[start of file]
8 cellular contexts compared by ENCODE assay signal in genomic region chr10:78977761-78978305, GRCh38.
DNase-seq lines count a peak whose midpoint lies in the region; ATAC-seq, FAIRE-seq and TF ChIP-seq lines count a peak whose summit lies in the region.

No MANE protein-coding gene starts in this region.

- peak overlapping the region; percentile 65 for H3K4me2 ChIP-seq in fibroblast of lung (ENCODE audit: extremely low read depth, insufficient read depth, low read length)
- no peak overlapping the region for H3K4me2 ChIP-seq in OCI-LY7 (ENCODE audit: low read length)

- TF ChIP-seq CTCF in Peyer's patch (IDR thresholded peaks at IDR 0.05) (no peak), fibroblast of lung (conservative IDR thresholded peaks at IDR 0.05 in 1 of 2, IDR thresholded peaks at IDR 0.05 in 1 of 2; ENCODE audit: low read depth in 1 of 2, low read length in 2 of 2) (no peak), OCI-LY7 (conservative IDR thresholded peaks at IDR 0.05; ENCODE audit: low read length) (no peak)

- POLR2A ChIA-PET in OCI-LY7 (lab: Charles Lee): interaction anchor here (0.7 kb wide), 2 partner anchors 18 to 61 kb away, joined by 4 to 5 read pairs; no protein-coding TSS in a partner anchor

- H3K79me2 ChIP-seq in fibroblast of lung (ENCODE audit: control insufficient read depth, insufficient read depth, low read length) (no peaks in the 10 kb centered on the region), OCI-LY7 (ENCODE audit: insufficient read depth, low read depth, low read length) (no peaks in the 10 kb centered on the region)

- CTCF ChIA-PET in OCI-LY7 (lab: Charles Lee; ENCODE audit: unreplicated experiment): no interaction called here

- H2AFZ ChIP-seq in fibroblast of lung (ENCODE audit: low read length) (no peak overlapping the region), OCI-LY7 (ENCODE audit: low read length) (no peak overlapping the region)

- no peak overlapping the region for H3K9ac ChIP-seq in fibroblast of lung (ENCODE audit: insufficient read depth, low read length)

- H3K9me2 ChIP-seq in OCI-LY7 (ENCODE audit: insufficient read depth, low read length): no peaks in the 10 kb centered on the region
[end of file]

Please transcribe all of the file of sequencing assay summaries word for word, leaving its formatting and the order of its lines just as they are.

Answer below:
8 cellular contexts compared by ENCODE assay signal in genomic region chr10:78977761-78978305, GRCh38.
DNase-seq lines count a peak whose midpoint lies in the region; ATAC-seq, FAIRE-seq and TF ChIP-seq lines count a peak whose summit lies in the region.

No MANE protein-coding gene starts in this region.

- peak overlapping the region; percentile 65 for H3K4me2 ChIP-seq in fibroblast of lung (ENCODE audit: extremely low read depth, insufficient read depth, low read length)
- no peak overlapping the region for H3K4me2 ChIP-seq in OCI-LY7 (ENCODE audit: low read length)

- TF ChIP-seq CTCF in Peyer's patch (IDR thresholded peaks at IDR 0.05) (no peak), fibroblast of lung (conservative IDR thresholded peaks at IDR 0.05 in 1 of 2, IDR thresholded peaks at IDR 0.05 in 1 of 2; ENCODE audit: low read depth in 1 of 2, low read length in 2 of 2) (no peak), OCI-LY7 (conservative IDR thresholded peaks at IDR 0.05; ENCODE audit: low read length) (no peak)

- POLR2A ChIA-PET in OCI-LY7 (lab: Charles Lee): interaction anchor here (0.7 kb wide), 2 partner anchors 18 to 61 kb away, joined by 4 to 5 read pairs; no protein-coding TSS in a partner anchor

- H3K79me2 ChIP-seq in fibroblast of lung (ENCODE audit: control insufficient read depth, insufficient read depth, low read length) (no peaks in the 10 kb centered on the region), OCI-LY7 (ENCODE audit: insufficient read depth, low read depth, low read length) (no peaks in the 10 kb centered on the region)

- CTCF ChIA-PET in OCI-LY7 (lab: Charles Lee; ENCODE audit: unreplicated experiment): no interaction called here

- H2AFZ ChIP-seq in fibroblast of lung (ENCODE audit: low read length) (no peak overlapping the region), OCI-LY7 (ENCODE audit: low read length) (no peak overlapping the region)

- no peak overlapping the region for H3K9ac ChIP-seq in fibroblast of lung (ENCODE audit: insufficient read depth, low read length)

- H3K9me2 ChIP-seq in OCI-LY7 (ENCODE audit: insufficient read depth, low read length): no peaks in the 10 kb centered on the region